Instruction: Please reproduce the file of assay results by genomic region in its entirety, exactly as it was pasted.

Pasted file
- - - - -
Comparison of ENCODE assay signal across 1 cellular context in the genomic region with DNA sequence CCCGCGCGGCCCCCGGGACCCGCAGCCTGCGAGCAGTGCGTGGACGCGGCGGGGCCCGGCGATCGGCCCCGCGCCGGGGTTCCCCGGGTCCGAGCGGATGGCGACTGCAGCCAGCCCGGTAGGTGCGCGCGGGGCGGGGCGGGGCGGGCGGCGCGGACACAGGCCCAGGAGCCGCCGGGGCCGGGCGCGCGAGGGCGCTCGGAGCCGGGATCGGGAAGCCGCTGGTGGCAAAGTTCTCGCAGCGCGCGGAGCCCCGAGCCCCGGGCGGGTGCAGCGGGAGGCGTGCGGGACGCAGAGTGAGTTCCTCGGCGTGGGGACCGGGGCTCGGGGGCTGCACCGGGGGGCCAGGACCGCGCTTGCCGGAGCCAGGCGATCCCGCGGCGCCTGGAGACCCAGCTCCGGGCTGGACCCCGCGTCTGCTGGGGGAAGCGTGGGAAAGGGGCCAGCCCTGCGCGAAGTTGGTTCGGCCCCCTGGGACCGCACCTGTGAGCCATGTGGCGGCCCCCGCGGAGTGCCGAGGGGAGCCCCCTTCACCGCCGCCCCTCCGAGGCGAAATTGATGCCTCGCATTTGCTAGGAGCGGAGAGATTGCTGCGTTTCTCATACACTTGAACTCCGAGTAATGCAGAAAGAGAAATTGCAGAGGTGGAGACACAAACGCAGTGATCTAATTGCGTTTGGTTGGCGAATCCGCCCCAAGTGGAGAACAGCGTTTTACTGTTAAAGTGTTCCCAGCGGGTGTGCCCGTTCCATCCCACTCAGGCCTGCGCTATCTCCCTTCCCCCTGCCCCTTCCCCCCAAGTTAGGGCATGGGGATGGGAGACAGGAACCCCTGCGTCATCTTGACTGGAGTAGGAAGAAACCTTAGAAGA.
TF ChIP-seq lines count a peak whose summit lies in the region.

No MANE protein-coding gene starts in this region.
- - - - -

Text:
Comparison of ENCODE assay signal across 1 cellular context in the genomic region with DNA sequence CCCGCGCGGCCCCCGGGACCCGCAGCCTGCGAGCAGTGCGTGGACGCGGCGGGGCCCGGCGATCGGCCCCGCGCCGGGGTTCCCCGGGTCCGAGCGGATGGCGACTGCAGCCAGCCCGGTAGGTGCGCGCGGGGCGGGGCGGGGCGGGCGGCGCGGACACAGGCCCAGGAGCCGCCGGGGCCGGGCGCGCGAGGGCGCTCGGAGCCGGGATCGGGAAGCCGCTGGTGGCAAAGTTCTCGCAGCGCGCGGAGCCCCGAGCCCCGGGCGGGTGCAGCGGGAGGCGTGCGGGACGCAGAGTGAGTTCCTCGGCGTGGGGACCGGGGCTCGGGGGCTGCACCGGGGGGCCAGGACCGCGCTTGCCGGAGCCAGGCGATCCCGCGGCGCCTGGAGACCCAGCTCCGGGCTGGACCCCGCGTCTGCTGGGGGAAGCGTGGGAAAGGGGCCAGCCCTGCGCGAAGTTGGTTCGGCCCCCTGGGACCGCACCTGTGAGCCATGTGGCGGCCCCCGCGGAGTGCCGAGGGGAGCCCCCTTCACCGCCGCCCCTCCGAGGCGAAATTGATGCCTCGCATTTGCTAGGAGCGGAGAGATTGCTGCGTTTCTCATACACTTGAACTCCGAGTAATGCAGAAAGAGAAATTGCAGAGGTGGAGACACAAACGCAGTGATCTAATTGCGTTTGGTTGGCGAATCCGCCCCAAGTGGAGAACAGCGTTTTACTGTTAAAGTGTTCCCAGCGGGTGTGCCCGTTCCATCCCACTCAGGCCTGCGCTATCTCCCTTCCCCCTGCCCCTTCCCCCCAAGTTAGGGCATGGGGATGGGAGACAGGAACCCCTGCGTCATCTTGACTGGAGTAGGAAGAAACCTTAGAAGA.
TF ChIP-seq lines count a peak whose summit lies in the region.

No MANE protein-coding gene starts in this region.